Highly Active Children with Short Attention Spans


Dear Writer,

Thank you for choosing our research team to aid you in collecting relevant information regarding highly active children with short attention spans. We have decided to focus on children who have been clinically diagnosed with Attention Deficit Hyperactivity Disorder in order to clearly specify the group of subjects being studied. We have highlighted a wide range of medicinal and therapeutic approaches to treating children with ADHD and have also included a few alternative approaches for your consideration. We hope that you find our annotated resources most helpful in your endeavors.


T. Caroll, A. Khemraj, L. Reddicks-Clarke & L. Yeung

Operational Definitions

  • Highly Active - Clinically diagnosed with Attention Deficit Hyperactivity Disorder
  • Medication - Any chemical or natural treatment administered orally or by injection
  • ADHD Therapy - Any social treatment acknowledged in at least one scientific journal or official medical, psychological of governmental website to be a possible treatment for ADHD
  • Child - Any person under the age of 18

Diagnosis of ADHD

The diagnosis of Attention Deficit Hyperactivity Disorder (ADHD) is not a straightforward process. There is no single test that can diagnose ADHD, and its symptoms can be easily confused with the symptoms of other learning disabilities or psychiatric problems such as anxiety or depression.

In the DSM-IV, ADHD is a psychological disorder characterized by a pattern of behaviour, present in a variety of settings, that can have a negative impact in social, educational or occupational settings. Symptoms are divided into two categories: Inattention, and Hyperactivity and Impulsivity. Symptoms from the Inattention category include: failure to pay attention to detail, is often easily distracted and shows signs of trouble organizing tasks. Symptoms from the Hyperactivity and Impulsivity category include: often fidgets, often talks excessively and often has trouble waiting her or his turn. In order to be diagnosed with ADHD, children must exhibit six or more symptoms in each category, up to age 16, or five or more for adolescents 17 and older; symptoms need to be present for at least 6 months, and must be considered inappropriate for the child's age level.

Centers for Disease Control and Prevention, Division of Human Development, National Center on Birth Defects and Developmental Disabilities. (2014). Attention deficit / hyperactivity disorder. Retrieved from Centers for Disease Control and Prevention website: http: //www.cdc.gov/ncbddd/adhd/diagnosis.html

The impact of symptoms found in persons with ADHD varies on many levels throughout an individual's life span. For example, younger children and adolescents suffer symptoms such as impaired peer relationships, poorer academic performance (and therefore increased risk of dropping out) and increased risk of injuries and accidents. On the other hand younger adults are shown to have greater social difficulties, earlier sexual activity which links to higher pregnancy rates, transmission of STDs. Furthermore adult individuals diagnosed with ADHD are known to likely commit driving violations, obtain lower job status:frequent job loss, higher chance of unemployment; less stable relationships, and higher divorce rates. In short those who are diagnosed with ADHD are subject to overall decreased quality of life.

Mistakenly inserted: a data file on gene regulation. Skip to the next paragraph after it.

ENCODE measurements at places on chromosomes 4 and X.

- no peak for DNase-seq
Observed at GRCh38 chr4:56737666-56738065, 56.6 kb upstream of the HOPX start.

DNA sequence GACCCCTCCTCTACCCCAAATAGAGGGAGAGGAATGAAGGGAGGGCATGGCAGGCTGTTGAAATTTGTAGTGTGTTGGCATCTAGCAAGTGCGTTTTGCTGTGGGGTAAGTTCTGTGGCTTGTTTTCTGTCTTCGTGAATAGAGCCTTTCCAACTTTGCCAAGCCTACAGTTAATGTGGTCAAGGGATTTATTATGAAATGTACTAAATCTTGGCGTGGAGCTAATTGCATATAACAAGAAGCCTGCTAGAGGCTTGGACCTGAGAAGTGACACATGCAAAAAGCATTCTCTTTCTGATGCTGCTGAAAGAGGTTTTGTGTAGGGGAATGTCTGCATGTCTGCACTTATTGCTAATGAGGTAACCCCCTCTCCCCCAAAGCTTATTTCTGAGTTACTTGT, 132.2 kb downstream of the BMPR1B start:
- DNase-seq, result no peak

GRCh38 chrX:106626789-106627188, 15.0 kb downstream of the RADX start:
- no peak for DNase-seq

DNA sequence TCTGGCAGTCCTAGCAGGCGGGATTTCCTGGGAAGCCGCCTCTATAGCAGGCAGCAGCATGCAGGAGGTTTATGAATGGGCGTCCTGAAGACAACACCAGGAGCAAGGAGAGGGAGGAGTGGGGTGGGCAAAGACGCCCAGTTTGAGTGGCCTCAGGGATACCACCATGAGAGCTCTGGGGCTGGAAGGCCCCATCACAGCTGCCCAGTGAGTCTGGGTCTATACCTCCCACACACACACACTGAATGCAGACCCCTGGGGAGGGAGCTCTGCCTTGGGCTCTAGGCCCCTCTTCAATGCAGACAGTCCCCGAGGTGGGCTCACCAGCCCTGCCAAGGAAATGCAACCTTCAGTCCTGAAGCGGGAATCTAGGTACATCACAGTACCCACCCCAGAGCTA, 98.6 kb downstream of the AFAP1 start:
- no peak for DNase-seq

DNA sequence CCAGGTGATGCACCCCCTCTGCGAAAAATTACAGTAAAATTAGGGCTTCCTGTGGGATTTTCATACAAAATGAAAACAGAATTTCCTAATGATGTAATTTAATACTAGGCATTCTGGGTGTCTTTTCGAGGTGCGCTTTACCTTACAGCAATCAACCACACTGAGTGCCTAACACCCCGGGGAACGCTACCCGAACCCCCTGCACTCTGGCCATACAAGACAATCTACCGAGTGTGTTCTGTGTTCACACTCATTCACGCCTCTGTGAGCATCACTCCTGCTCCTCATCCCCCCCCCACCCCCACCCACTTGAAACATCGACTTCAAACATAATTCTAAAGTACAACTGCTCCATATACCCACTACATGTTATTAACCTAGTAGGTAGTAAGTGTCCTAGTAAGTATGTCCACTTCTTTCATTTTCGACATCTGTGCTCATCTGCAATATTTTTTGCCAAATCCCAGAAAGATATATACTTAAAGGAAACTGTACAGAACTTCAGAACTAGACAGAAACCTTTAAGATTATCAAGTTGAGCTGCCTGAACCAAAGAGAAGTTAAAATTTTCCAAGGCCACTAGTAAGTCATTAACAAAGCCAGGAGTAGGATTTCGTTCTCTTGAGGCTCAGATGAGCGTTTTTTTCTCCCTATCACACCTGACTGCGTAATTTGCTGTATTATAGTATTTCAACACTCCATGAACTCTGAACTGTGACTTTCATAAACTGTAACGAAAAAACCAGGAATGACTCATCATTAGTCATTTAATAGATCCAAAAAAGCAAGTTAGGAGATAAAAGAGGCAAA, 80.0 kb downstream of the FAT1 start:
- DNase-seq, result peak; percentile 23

Weiss, M.D., Childress, A.C., Pucci, M.L., Hechtman, L. (2011). //Review of Long-Acting Stimulant and Nonstimulant ADHD Pharmacotherapy in Canada Supplement Journal of the Canadian Academy of Child and Adolescent Psychiatry. 20(2). S1-20. http: www.cacap-acpea.org/uploads/documentsSupplement_2010_11_Shire_May_2011_final.pdf//


There are three types of ADHD symptoms, these are :

Trouble Paying Attention (inattention)
Those affected by this are easily distracted and fins it hard to focus on one task

Trouble sitting still for even short time periods (hyperactivity)
Those affected by this may squirm, fidget or run around at the wrong times. They tend to feel restless and/or fidgety

Acting before thinking (impulsivity)
Those affected by this tend to speak/laugh too loudly, become angrier than necessary given the situation. Lack of patience, make quick decisions only thinking of short-term gain.
Symptoms are least identifiable in preschool aged children because it tends to be seen as regular behaviour, but becomes most identifiable in the teenage years as symptoms may get worse.

Gender Differences
When it comes to differences in symptoms among boys and girls in some cases there are quite a few. Boys have been found to be more hyperactive than girls, while girls are more inattentive than boys. Girls also have more problems with depression and anxiety. A very important factor noted were the rates of suicide and self-harm among boys and girls with ADHD. Girls having a rate of 17.9% while boys have a rate of 5.7%.

The table below shows the differences of symptoms among gender

Variable Boys vs Girls
Hyperactivity/impulsivity B>G
Inattention G>B
Tactile defensiveness (sensory processing) G>B
Low self-esteem G>B
Poorer coping skills G>B
Deficit in IQ G>B
Deficit in executive functioning G=B
Motor function deficits B>G
Anxiety G>B
Depression G>B
Substance abuse G>B
Treatment response to psychosocial interventions G=B
Rates of school suspensions B>G

Rucklidge, J. (2010). Gender Differences in Attention-Deficit/ Hyperactivity Disorder. Psychiatric Clincs of Norht America , 357-373.

It has also been found that it is easier to diagnosis females with ADHD rather than males due to the self-reported anxiety symptoms in females with ADHD.

Skogli, E., Teicher, M., Andersen, P., Hovik, K., & Oie, M. (2013). ADHD in girls and boys- gender differences in co-existing symptoms and executive function measures. BMC Psychiatry.

Causes (risk factors)